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World of Psychology


General

Podcast: Mental Health Info – Telling Fact from Fiction



Being hospitalized for any reason is never a fun time, but there are some instances where it can be a harrowing experience. This is especially true for psychiatric patients, who are already in a crisis even before being plunged into the hospital atmosphere, which can overwhelm them. This disconnect between patients and hospital staff has long been an issue. Today’s guest shares some insights on her work to improve this relationship.
Inspiration & Hope

What I Learned About Loving Again After an Abusive Relationship

Once you’re out of an abusive relationship you want nothing more than to enjoy being free. You want to leave your ex in the dust and live again. Breathe again, adventure again, go to the damn grocery store without being accused of cheating again. And most people savor this time. That was me. I left my four year-long, tire fire of a life choice and enjoyed being single and free. I enjoyed being me again. I did see a therapist for a while at first. Which helped. He was kind and listened but, to be honest, I didn’t want to talk or think about my ex anymore -- he had stolen enough of my life. I didn’t want to heal by talking; I wanted to heal by doing.

And it worked! I chased my passions again and rebuilt myself back into a person I was proud of. If I am being totally transparent, I didn’t ever want to be in another relationship again. So, obviously, after a few years of the single and free life, one fell into my lap. Not just any relationship, an AMAZING relationship.

But here is the thing that no one talks about, dating again after an abusive relationship is traumatic.
Death & Dying

In Order to Have a Good Death, Doctors Need to Stop Doctoring So Much

It's funny how people only start thinking about death when either a loved one has passed away, or they're facing their own imminent mortality. But the time to talk and think about death is not at the end -- but throughout your life.

Because unbeknownst to you, there is an entire profession aligned against you having a good death. And that is (nearly) the entire profession of doctors.

Brain and Behavior

Environmental Effects on the Mind and Body: Depression Relief

Nature is an important aspect of our daily lives that is too often taken for granted. Now, in our technologically-driven society, we are often shut away from nature, and the times that we are out in nature, we are unable to appreciate it in its entire splendor. It is hard to truly separate yourself from the rest of the world, considering we are always “on”, but the effects of doing so prove beneficial to your general well-being and emotional clarity.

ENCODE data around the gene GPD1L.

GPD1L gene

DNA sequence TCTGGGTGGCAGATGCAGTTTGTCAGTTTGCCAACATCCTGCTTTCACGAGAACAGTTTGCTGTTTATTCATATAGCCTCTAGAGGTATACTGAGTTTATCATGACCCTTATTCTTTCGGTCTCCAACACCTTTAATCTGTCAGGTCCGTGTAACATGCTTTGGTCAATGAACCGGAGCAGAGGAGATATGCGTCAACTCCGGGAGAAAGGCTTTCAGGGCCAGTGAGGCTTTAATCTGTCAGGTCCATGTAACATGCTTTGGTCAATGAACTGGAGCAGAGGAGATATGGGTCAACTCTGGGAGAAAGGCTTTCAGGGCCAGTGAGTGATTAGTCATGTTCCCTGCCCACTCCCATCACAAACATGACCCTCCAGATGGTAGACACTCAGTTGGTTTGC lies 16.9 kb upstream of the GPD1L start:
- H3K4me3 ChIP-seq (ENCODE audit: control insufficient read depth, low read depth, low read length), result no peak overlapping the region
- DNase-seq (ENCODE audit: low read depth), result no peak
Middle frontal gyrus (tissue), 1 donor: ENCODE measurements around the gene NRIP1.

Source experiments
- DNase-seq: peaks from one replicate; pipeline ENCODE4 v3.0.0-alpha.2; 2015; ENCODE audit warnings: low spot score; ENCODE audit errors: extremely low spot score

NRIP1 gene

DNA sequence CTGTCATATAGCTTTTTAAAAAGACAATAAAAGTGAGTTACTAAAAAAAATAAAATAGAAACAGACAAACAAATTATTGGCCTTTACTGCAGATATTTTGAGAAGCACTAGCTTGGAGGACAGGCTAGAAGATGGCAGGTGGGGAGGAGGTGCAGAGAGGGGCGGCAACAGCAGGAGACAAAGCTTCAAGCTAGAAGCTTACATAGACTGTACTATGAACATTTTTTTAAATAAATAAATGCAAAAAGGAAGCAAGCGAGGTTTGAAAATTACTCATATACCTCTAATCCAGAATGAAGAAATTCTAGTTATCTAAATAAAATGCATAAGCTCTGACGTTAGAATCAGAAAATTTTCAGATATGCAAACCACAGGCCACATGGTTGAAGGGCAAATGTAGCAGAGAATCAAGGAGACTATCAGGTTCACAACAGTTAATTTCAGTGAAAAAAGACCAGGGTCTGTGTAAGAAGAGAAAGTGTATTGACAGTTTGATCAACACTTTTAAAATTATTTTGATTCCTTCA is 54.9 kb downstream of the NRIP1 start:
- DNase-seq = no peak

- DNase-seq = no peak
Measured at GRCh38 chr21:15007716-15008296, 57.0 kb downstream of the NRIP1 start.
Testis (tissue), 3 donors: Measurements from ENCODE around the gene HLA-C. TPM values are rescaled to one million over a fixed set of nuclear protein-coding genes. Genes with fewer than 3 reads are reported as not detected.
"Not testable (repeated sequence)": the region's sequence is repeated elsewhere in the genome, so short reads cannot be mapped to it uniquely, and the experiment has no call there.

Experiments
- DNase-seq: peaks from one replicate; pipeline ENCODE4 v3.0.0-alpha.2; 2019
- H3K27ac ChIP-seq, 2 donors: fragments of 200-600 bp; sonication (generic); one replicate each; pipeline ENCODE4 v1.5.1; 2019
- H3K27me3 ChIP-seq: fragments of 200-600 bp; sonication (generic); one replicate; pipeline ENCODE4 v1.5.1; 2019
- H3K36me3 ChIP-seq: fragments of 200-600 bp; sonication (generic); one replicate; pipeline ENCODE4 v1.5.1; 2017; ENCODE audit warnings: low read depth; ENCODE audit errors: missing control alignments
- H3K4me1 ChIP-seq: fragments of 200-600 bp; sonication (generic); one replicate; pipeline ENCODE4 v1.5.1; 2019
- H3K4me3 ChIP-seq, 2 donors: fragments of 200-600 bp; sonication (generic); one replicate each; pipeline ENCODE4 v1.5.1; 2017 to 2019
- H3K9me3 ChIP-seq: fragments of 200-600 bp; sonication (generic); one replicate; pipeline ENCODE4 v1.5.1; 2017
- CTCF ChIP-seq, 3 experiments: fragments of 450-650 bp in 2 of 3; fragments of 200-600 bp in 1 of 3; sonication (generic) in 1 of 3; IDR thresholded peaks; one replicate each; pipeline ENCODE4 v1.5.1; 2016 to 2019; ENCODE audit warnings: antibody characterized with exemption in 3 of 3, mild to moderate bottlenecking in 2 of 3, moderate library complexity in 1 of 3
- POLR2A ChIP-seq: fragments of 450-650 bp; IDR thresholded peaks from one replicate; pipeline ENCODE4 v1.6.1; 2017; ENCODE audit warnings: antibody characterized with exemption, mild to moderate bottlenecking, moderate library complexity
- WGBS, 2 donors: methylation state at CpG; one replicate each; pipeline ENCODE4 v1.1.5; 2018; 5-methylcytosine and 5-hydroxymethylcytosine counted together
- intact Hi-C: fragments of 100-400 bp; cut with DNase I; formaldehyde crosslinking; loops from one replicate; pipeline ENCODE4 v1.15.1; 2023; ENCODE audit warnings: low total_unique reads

"[We] are all a part of nature. We are born in nature; our bodies are formed of nature; we live by the rules of nature,” writes Wesley P. Schultz, PhD, professor of psychology at California State University San Marcos. Why then, are we so avoidant of nature? Schultz explains that historically, it was necessary for us to be in nature -- we hunted, lived, socialized and traveled in nature. As we progressed and became more technologically advanced we became more shut in -- living, socializing, and traveling predominantly in man-made environments (Schultz, 2002).
Best of Our Blogs

Best of Our Blogs: May 21, 2019

Do you ever feel like you always have to be on? You have to say the "right," thing, act the "right way," be witty, funny, but not too yourself.

If you have chronic illness, you might struggle to appear normal. You don't want to stick out at work or be the anxious or troubled one amongst friends. You don't want to be passed up for a promotion because of it or judged differently by acquaintances.

But all that hiding is tiring. At some point we either risk who we are or we lose ourselves.

That's why a sense of community is important. If it's unsafe to be yourself at work or with family, you can hang with friends who don't care about your insecurities, but do care that you take care of yourself. Even if this means you leave early at events because you're easily overwhelmed, take medication, see a therapist and don't talk to your toxic relatives. They get it because they get you.

If we're lucky, we have a lot of these people around. Sometimes we find them online. Whether you find them on our forums, Facebook or other groups like The Mighty, where is not as important as who we connect with.
Publishers

5 Ways to Help Your Partner Feel More Secure in the Relationship


If your partner seems needy, there's a major reason for it.

Loving someone with an ambivalent attachment style can be difficult, which is why you'll need some solid relationship advice for how to handle it.

In any relationship, one partner may require more attention and be "needier" than the other partner is. However, this neediness may actually stem from a deep-rooted pain and your partner's inability to express their needs properly due to your differing attachment styles.
Brain and Behavior

5 Tips for Dealing with Guilt

Guilt has an incredible way of popping up even when we're barely doing anything at all.

Most of us learn guilt throughout normal childhood development. Guilt clues us in when we've stepped outside the boundaries of our core values. It makes us take responsibility when we've done something wrong and helps us to develop a greater sense of self-awareness. The feeling of guilt forces us to examine how our behavior affects others and make changes so that we don't make the same mistake again.

How can we learn to deal with guilt -- accepting it when it is appropriate and letting it go when it's unnecessary?